I first heard the Colombian band Monsieur Periné almost four years ago when I saw this video of them playing ‘La Muerte’ on Amplificado.tv. I was simultaneously confused and enamoured – was this really a Colombian band playing gypsy jazz? With a lead singer (Catalina Garcia) who wears dresses straight out of a bohemian rococo daydream? Is this real? Turns out, it was… and, in an embarrassing Aunt sort of way, I feel incredibly proud of the band these days.
Monsieur Periné’s second album Caja De Música was produced by Eduardo Cabra (AKA Visitante from Calle 13) and it’s a gem. It’s an album that bakes a delicious cake out of their trademark jazzy style, adding deep Latin American instrumentals and melodies, with the slightest dash of pop. Each song sounds like it was nurtured with love before it was put out into the world. The band won a Latin Grammy for this album in 2015, it is up for an anglo Grammy and, despite your feelings toward awards shows, the recognition is so beyond deserved.
Of course, the album is full of love songs. Music like this almost needs to be about love. The first song on the album, “Nuestra Canción”, is a collaboration with sultry-voiced Dominican singer Vicente Garcia. The track is about fleeting love and emblematizes the group’s jazzy style, a style that appears to have walked through the 1920s and refused to shake the dust off.
As the album continues, the group throws more into the mix. With the song “Tu M’ais Promis” (which is mostly in French with fluid transitions in and out of Spanish) the band plays with abnormal melodies, samba-esque percussion and whistle-heavy interludes. It’s as if Jorge Ben walked through the middle of the song and tried on one of Catalina’s dresses.
A stand-out track is “Déjame Vivir” (“let me live” or, in the context of this song: “leave me alone”). The song’s about the bitter ending of an affair. It sounds distantly like a bachata with elements of bolero and other little pieces of tradition woven throughout. For a song that’s bitter, it’s quite sweet.
Later on in the album, “Cempasuchil” features none other than Ruben Albarron of Café Tacvba. The song, whose name means “Marigold”, was written during the group’s travels in Mexico and pays tribute to Día De Los Muertos (specifically the tradition of celebrating life rather than mourning). Ruben’s and Catalina’s iconic voices dance with each other in their take on a life-affirming danzón.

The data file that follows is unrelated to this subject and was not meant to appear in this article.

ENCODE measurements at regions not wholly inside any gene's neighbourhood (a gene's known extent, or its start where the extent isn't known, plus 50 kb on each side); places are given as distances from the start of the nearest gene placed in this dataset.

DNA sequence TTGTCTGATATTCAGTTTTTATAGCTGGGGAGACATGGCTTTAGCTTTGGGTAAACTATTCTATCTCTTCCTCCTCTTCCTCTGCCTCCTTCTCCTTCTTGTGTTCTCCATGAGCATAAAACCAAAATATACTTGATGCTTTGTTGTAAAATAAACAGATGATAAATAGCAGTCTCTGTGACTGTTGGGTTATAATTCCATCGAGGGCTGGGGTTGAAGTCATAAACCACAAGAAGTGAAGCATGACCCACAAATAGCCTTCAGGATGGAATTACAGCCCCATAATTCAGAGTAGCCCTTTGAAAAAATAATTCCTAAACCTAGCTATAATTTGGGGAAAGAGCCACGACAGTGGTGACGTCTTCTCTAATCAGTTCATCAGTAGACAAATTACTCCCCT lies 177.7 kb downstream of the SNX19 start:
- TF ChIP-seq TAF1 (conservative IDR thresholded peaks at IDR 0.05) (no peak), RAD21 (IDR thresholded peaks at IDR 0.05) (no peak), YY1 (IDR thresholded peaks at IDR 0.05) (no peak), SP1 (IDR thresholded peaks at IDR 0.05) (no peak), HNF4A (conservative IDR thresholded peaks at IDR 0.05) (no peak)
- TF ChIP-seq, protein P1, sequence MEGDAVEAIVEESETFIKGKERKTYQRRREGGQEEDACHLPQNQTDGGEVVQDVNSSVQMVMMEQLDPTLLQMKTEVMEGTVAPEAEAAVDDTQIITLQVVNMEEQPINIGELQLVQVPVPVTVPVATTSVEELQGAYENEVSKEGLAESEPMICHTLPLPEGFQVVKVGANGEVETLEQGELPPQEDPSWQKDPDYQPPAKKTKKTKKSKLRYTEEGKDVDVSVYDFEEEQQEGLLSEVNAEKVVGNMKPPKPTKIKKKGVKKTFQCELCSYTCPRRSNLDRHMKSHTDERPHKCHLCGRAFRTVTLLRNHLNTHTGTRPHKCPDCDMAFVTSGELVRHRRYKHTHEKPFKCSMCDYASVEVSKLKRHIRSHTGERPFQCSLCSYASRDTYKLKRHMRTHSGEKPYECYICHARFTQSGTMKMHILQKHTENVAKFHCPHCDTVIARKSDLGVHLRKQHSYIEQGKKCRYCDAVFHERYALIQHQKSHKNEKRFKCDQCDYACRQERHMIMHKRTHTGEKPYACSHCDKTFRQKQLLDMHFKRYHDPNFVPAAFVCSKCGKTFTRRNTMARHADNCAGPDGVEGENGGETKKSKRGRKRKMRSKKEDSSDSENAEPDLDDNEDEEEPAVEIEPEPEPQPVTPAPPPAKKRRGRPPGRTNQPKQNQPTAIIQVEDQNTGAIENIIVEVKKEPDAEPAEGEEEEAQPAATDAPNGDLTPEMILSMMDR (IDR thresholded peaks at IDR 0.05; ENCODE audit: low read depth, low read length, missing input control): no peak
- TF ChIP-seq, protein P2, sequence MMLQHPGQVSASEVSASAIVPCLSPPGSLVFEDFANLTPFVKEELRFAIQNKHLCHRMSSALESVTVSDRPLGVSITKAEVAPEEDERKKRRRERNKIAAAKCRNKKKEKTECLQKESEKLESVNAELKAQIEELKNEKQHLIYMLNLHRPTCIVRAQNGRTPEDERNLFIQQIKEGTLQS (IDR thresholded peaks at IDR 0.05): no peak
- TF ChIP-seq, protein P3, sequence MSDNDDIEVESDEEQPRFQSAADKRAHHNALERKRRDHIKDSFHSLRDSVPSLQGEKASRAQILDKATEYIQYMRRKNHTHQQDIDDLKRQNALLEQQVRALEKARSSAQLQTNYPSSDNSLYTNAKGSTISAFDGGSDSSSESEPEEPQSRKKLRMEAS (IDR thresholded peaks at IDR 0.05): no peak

Throughout the rest of the album you have pure pop (“Llore”), a look at what would happen if the band tried to be punk (“Incendio”), blissful songs about life at sea written with fellow Colombian musician Esteman (“Marinero Wawani”), and a song culminating in a message of freedom, for both the album itself, and for women. The song “Mi Libertad” begins with a hypnotic charango riff and continues with Catalina humanizing elements of music, as if to announce her own liberation: “soy una aventurera, una madrugada en soledad, soy una guitarra que canta al viento’ she sings. The song (which is followed by a swingy outro) is a powerful way to end an album that has so obviously been a maturation of the band in terms of their sound, production, and also their message.
Even the album’s name is a gem. A ‘Caja de Música’ is a music box, something that inherently frees a song from its confines. These sounds go far beyond the box that they come in. They traverse traditions, they question musical structures, they question the troubling nature of dying love and they confront the world in which they exist. This is not just an album to blast while you’re cooking eggs in the morning (though it’s admittedly good for that too), it’s a profound declaration of a band that knows exactly who they are, that band I saw in a Youtube video four years ago, embracing their strangeness, and defying anyone who tells them to stop.
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